What advantages come with being a VAR?


A sort of reseller known as a “value added reseller” (VAR) adds value to the goods and services they sell. This value may manifest as extra services, like installation and training, or as extra features, such customizations and improvements. VARs can set themselves apart from other resellers and give their clients a more complete solution by adding value to the goods and services they sell.

Being a VAR has many advantages, including the capacity to raise profits, foster client loyalty, and grow into new industries. VARs can get a competitive edge and establish themselves as a reliable advisor to their clients by successfully adding value to their goods and services.


  1. What exactly is a VAR?
  2. How do you turn into a VAR?
  3. What various VAR types are there?
  4. What advantages come with being a VAR?


  1. What exactly is a VAR?

A value at risk is a value added reseller. It represents a probable loss on an investment over a given time frame, typically one day. As a proportion of the investment’s value, the VAR is expressed.

A VAR of 5%, for instance, indicates that there is a 5% probability that the investment will lose money over the given time frame.


  1. How do you turn into a VAR?

The qualifications to become a VAR can differ based on the nation in which you conduct business, so there is no universally applicable solution. However, the following are some general pointers towards becoming a VAR:


– First, find out what is needed in your particular nation or region.

– Second, get very knowledgeable about the goods and services you want to provide as a VAR.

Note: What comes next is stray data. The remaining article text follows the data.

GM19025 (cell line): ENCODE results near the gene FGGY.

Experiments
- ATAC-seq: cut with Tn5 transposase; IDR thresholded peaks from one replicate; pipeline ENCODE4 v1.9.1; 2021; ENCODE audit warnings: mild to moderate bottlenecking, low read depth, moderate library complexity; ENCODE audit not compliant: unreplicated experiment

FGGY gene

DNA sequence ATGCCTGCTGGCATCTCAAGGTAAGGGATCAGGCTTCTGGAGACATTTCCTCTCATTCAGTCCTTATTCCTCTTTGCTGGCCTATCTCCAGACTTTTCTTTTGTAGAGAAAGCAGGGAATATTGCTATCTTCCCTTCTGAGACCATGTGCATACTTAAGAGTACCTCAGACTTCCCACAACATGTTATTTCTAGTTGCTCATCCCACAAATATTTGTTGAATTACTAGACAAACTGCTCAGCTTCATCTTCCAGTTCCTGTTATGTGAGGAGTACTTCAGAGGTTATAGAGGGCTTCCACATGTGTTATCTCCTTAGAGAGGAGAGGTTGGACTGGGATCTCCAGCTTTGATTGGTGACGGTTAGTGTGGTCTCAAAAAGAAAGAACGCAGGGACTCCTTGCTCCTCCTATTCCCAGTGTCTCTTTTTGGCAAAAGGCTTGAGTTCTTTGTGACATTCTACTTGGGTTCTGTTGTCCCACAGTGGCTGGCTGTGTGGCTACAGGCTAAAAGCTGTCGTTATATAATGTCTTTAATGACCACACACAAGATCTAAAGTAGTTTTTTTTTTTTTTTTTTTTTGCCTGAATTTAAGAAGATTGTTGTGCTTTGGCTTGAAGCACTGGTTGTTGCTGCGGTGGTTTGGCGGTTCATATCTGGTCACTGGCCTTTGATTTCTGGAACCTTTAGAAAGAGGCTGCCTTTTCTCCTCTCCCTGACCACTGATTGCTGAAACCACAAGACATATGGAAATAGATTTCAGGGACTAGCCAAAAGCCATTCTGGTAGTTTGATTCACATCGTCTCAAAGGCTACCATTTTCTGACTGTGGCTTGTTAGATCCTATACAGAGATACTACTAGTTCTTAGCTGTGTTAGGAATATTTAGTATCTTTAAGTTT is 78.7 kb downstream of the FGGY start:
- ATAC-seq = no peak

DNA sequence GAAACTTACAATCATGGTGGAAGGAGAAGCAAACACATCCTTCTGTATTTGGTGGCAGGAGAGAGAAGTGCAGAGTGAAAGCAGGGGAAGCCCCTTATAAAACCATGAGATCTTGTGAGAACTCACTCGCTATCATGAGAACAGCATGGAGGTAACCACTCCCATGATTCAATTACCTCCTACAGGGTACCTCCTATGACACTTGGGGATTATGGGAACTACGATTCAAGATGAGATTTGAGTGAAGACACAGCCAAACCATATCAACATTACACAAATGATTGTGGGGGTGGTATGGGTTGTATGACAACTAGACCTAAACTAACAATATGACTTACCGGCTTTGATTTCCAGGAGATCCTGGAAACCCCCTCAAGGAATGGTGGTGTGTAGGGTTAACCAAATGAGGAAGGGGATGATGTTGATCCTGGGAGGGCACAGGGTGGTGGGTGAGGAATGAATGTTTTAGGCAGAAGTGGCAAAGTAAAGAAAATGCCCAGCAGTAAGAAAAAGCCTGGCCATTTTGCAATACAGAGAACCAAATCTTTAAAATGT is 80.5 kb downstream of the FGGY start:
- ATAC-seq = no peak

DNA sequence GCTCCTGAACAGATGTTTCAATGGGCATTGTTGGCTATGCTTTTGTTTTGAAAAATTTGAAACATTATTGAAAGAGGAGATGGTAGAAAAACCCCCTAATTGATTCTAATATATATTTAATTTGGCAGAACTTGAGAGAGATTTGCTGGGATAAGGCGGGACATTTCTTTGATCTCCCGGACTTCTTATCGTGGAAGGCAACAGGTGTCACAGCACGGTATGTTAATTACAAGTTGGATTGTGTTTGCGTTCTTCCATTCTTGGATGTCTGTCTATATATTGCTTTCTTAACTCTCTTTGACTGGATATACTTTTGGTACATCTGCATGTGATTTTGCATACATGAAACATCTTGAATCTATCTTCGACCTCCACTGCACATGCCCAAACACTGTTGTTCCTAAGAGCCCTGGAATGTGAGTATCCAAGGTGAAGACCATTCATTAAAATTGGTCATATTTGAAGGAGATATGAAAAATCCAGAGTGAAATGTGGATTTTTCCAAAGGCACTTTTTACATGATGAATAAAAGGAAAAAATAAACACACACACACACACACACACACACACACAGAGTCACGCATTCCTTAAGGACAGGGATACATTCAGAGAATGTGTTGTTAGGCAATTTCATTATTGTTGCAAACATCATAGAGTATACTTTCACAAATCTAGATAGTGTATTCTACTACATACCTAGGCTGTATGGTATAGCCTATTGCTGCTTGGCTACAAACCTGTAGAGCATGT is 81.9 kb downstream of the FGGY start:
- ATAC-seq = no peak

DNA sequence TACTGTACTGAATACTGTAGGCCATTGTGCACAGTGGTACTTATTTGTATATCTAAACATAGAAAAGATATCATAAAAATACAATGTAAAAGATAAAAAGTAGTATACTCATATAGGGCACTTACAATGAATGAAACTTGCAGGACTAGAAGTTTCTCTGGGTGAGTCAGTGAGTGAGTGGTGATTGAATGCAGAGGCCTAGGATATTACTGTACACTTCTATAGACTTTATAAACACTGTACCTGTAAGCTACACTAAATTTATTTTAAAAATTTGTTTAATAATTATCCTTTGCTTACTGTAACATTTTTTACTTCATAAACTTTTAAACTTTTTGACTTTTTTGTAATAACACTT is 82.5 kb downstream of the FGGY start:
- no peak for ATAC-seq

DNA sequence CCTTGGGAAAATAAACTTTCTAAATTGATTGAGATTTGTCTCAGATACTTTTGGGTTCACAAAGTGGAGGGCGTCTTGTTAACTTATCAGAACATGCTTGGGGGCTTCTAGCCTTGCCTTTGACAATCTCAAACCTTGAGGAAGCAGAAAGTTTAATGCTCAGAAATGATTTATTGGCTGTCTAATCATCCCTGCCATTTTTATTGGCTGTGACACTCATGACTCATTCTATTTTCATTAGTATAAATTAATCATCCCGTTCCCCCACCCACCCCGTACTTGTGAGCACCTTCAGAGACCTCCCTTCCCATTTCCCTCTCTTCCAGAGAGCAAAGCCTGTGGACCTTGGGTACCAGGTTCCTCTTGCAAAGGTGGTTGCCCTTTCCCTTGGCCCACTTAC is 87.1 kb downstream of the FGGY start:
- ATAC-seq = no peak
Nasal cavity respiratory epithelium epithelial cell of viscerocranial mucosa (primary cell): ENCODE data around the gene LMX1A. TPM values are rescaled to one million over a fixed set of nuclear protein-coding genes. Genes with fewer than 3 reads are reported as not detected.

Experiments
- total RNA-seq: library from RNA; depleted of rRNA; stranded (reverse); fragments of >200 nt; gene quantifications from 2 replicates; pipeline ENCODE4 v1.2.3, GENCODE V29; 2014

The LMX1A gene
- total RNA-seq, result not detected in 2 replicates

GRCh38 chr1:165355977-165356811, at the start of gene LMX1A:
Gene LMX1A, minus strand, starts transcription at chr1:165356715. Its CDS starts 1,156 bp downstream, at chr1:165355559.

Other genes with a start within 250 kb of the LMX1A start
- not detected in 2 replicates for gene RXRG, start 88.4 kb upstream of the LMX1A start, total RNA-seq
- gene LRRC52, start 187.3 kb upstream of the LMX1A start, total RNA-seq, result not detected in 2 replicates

– Third, draught a business strategy explaining your objectives and plans for turning into a VAR.

– Fourth, create a portfolio of clients and projects to highlight your expertise.

– Fifth, seek out new partners and customers for your VAR company.


  1. What various VAR types are there?

Value-at-Risk (VAR) can be categorised into three primary categories: historical, parametric, and Monte Carlo. The simplest and most popular way is historical VAR. It computes how much the portfolio has lost over a specified time period, such as a day, week, or month, using historical market data. To estimate VAR, parametric VAR use statistical models like normal distributions. Monte Carlo VAR generates random market scenarios and determines the probable loss for each one using simulations.


  1. What advantages come with being a VAR?

The life of a VAR, or value-added reseller, is filled with advantages. One benefit is that you can resell goods and services that are well-known and have a track record in the market. This indicates that being a VAR is less risky than building your own company from the ground up.

The marketing and branding that the parent firm has already done is available to you as a VAR as well. This may provide you an advantage over other businesses and make it simpler to draw in clients.

Being a VAR has additional advantages, including frequent access to special training and support from the parent company. As a result, you will be able to offer your clients better service and become more knowledgeable about the goods and services you are selling.

In general, becoming a VAR can be a terrific way to launch a career in company. It can give you the chance to market premium goods and services while gaining access to the parent company’s expertise and resources.


Discover the benefits of becoming a VAR and the steps required.

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